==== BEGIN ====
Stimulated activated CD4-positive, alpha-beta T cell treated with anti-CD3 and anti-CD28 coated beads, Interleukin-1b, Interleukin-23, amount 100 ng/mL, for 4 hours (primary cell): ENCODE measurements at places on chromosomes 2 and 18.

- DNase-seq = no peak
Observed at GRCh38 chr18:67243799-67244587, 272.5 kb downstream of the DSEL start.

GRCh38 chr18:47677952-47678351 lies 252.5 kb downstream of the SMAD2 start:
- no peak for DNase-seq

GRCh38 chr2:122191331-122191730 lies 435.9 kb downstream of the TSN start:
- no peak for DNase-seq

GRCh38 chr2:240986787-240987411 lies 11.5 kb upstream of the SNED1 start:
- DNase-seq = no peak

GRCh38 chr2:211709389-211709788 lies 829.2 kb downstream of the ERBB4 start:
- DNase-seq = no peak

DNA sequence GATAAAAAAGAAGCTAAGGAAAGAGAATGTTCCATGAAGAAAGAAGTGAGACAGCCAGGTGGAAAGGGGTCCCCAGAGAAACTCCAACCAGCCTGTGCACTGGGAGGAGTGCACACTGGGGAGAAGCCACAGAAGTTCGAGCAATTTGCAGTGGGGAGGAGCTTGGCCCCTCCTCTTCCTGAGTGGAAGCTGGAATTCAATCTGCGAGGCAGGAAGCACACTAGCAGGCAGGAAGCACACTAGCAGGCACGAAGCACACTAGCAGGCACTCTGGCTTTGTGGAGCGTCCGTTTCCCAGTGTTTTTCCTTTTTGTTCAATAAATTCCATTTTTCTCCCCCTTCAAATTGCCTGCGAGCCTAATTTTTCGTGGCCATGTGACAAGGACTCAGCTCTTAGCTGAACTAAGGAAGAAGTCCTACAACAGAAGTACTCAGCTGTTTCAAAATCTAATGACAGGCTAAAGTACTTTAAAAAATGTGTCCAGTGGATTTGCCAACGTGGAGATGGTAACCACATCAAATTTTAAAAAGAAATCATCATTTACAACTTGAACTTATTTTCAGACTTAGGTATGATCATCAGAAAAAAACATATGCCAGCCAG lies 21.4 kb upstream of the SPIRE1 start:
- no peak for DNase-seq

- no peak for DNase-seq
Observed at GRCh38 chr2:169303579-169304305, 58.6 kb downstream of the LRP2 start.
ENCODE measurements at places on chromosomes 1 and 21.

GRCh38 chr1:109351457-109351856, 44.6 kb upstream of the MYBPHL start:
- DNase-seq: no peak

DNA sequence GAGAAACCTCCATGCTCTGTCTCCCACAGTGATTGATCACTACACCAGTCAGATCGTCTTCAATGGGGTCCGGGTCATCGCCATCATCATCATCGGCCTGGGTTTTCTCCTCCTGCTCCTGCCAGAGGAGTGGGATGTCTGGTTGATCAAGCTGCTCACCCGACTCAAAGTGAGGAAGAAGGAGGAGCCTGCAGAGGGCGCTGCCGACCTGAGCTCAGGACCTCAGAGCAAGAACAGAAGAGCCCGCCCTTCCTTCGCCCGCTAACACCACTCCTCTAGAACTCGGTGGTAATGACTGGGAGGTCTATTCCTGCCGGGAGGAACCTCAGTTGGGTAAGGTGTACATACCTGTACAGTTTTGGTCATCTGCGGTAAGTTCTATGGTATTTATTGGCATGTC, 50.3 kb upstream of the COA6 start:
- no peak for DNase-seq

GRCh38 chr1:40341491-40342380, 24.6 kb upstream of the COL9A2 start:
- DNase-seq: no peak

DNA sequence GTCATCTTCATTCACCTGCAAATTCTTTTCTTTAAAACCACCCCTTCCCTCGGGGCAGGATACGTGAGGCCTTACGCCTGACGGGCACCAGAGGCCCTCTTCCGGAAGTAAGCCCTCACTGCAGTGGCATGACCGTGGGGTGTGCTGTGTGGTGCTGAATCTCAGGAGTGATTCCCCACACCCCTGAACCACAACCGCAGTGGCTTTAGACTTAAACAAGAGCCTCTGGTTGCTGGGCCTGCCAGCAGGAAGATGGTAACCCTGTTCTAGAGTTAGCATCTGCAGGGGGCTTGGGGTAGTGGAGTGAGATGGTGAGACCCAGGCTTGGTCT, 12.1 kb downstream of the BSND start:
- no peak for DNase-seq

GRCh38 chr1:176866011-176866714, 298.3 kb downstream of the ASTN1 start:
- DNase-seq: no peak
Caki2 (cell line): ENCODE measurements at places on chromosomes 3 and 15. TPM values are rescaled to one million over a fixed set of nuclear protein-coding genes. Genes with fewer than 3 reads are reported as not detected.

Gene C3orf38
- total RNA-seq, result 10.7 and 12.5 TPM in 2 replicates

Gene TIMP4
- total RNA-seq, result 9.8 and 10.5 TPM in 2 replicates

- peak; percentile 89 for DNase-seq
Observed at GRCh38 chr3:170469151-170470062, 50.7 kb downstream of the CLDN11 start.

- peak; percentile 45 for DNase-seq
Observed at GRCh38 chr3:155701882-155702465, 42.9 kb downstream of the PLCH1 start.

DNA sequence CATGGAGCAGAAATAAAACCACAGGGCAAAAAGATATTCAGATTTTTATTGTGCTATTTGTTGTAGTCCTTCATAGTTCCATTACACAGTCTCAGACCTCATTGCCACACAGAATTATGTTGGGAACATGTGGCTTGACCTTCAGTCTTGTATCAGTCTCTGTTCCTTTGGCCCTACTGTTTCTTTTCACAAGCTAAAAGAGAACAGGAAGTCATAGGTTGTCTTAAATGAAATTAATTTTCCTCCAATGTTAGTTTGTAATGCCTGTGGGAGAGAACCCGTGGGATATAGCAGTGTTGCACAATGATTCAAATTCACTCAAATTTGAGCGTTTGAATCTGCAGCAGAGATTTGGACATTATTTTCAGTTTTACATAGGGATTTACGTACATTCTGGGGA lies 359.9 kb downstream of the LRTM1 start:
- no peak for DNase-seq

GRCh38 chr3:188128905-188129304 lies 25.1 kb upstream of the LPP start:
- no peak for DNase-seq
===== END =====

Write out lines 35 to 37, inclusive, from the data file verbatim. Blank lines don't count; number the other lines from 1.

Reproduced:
Observed at GRCh38 chr3:155701882-155702465, 42.9 kb downstream of the PLCH1 start.

DNA sequence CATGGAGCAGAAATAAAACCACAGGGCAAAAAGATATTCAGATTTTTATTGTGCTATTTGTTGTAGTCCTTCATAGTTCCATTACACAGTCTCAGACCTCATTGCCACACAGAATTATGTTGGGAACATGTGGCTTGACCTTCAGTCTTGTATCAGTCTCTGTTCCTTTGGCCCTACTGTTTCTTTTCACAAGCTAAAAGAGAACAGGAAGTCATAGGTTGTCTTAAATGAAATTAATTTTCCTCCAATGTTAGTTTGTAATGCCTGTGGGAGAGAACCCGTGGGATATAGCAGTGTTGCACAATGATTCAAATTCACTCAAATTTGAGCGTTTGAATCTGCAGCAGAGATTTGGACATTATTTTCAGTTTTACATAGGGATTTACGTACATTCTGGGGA lies 359.9 kb downstream of the LRTM1 start:
- no peak for DNase-seq